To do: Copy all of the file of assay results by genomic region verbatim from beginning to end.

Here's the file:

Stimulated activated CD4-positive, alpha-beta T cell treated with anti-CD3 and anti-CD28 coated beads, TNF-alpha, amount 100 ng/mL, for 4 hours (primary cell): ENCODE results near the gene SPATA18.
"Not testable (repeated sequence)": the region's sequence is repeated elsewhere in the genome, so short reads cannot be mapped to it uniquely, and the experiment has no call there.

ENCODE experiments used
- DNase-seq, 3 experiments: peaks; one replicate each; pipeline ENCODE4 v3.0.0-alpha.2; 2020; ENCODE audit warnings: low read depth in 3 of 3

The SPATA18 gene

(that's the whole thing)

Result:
Stimulated activated CD4-positive, alpha-beta T cell treated with anti-CD3 and anti-CD28 coated beads, TNF-alpha, amount 100 ng/mL, for 4 hours (primary cell): ENCODE results near the gene SPATA18.
"Not testable (repeated sequence)": the region's sequence is repeated elsewhere in the genome, so short reads cannot be mapped to it uniquely, and the experiment has no call there.

ENCODE experiments used
- DNase-seq, 3 experiments: peaks; one replicate each; pipeline ENCODE4 v3.0.0-alpha.2; 2020; ENCODE audit warnings: low read depth in 3 of 3

The SPATA18 gene